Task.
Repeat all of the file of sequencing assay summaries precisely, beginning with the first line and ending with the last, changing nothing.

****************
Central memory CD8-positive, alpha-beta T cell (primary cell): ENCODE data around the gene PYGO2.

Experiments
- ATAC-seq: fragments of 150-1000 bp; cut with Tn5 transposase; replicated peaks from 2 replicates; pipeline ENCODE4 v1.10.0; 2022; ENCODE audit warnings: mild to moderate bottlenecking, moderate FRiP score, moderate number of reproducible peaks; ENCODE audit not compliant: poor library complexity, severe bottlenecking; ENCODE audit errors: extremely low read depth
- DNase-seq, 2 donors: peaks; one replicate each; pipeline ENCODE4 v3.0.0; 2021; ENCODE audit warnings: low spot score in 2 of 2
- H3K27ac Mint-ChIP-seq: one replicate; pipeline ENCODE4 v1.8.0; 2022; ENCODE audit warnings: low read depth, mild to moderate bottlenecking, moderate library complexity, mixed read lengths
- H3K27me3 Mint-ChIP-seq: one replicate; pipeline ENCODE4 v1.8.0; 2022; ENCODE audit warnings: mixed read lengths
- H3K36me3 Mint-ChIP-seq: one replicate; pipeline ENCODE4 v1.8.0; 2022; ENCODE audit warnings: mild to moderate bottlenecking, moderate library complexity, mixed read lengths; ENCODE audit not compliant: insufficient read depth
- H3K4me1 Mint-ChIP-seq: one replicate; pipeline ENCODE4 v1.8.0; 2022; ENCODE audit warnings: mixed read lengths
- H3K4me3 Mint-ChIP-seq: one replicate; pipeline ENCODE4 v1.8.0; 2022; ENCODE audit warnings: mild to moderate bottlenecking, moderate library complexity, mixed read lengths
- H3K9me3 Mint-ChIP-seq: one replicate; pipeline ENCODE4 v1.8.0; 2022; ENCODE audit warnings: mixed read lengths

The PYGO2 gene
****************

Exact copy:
Central memory CD8-positive, alpha-beta T cell (primary cell): ENCODE data around the gene PYGO2.

Experiments
- ATAC-seq: fragments of 150-1000 bp; cut with Tn5 transposase; replicated peaks from 2 replicates; pipeline ENCODE4 v1.10.0; 2022; ENCODE audit warnings: mild to moderate bottlenecking, moderate FRiP score, moderate number of reproducible peaks; ENCODE audit not compliant: poor library complexity, severe bottlenecking; ENCODE audit errors: extremely low read depth
- DNase-seq, 2 donors: peaks; one replicate each; pipeline ENCODE4 v3.0.0; 2021; ENCODE audit warnings: low spot score in 2 of 2
- H3K27ac Mint-ChIP-seq: one replicate; pipeline ENCODE4 v1.8.0; 2022; ENCODE audit warnings: low read depth, mild to moderate bottlenecking, moderate library complexity, mixed read lengths
- H3K27me3 Mint-ChIP-seq: one replicate; pipeline ENCODE4 v1.8.0; 2022; ENCODE audit warnings: mixed read lengths
- H3K36me3 Mint-ChIP-seq: one replicate; pipeline ENCODE4 v1.8.0; 2022; ENCODE audit warnings: mild to moderate bottlenecking, moderate library complexity, mixed read lengths; ENCODE audit not compliant: insufficient read depth
- H3K4me1 Mint-ChIP-seq: one replicate; pipeline ENCODE4 v1.8.0; 2022; ENCODE audit warnings: mixed read lengths
- H3K4me3 Mint-ChIP-seq: one replicate; pipeline ENCODE4 v1.8.0; 2022; ENCODE audit warnings: mild to moderate bottlenecking, moderate library complexity, mixed read lengths
- H3K9me3 Mint-ChIP-seq: one replicate; pipeline ENCODE4 v1.8.0; 2022; ENCODE audit warnings: mixed read lengths

The PYGO2 gene